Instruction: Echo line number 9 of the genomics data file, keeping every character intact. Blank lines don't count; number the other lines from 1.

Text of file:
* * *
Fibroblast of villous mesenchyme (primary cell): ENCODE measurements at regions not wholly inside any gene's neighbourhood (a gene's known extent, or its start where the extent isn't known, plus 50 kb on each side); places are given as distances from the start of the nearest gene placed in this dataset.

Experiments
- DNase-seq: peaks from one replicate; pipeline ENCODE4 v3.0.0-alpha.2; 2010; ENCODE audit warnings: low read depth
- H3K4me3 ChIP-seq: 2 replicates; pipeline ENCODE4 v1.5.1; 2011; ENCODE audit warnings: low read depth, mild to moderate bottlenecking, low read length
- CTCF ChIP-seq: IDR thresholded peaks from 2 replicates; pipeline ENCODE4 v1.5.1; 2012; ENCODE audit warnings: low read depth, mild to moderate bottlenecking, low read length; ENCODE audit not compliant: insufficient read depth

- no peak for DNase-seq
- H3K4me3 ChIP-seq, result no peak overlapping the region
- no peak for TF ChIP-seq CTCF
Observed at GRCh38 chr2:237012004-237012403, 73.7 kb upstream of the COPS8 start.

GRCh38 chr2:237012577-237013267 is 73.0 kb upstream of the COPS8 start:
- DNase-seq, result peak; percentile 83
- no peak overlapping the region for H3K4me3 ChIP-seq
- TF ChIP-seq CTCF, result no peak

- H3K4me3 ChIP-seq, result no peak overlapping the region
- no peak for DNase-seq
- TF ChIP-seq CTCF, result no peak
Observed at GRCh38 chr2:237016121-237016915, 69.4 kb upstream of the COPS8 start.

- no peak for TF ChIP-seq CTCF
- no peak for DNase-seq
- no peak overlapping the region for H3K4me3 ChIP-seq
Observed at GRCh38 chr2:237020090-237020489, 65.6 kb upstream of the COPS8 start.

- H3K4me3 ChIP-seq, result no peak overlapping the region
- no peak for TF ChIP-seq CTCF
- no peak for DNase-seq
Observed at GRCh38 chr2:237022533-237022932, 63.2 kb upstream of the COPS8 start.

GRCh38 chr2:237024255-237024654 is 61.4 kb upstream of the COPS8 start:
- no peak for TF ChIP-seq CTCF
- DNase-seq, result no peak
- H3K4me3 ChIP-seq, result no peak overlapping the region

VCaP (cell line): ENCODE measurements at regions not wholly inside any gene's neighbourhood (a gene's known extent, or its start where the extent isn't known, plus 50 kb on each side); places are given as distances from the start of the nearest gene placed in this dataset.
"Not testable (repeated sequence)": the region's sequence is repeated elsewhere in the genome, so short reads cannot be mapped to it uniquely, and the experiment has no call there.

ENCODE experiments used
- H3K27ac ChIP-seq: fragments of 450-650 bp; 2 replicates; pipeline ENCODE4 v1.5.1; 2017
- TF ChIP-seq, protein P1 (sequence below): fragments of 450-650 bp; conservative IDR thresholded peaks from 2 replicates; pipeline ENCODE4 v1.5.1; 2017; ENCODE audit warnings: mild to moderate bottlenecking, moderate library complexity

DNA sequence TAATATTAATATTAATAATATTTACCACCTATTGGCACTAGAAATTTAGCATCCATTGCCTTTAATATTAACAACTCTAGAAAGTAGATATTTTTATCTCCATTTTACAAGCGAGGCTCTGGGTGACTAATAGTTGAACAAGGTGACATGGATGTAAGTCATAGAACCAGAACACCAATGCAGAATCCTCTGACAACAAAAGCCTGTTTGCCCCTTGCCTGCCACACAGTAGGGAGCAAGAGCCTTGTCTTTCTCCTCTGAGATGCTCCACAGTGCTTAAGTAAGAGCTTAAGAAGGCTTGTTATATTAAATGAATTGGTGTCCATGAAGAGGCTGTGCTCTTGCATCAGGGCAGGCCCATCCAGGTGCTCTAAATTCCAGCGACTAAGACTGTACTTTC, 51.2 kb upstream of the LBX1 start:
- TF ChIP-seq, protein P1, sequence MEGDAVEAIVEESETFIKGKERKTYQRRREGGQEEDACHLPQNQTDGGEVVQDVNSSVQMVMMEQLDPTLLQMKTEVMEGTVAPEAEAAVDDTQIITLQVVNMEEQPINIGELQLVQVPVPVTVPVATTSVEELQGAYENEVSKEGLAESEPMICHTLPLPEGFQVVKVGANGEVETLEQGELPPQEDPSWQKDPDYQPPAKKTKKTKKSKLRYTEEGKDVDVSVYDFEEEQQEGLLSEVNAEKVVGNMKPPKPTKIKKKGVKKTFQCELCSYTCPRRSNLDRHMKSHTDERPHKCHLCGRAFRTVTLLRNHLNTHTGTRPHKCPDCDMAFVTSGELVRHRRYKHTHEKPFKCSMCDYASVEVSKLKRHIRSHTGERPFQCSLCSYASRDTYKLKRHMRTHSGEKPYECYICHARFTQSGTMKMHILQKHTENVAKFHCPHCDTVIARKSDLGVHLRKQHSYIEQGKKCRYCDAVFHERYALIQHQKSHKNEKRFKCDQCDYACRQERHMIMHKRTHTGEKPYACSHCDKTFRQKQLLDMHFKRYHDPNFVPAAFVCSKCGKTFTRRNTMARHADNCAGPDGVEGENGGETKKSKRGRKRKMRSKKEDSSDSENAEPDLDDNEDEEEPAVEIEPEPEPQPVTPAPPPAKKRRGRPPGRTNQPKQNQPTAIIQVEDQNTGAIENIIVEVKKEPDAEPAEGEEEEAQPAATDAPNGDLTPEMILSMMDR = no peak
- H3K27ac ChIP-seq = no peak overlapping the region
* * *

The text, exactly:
Observed at GRCh38 chr2:237012004-237012403, 73.7 kb upstream of the COPS8 start.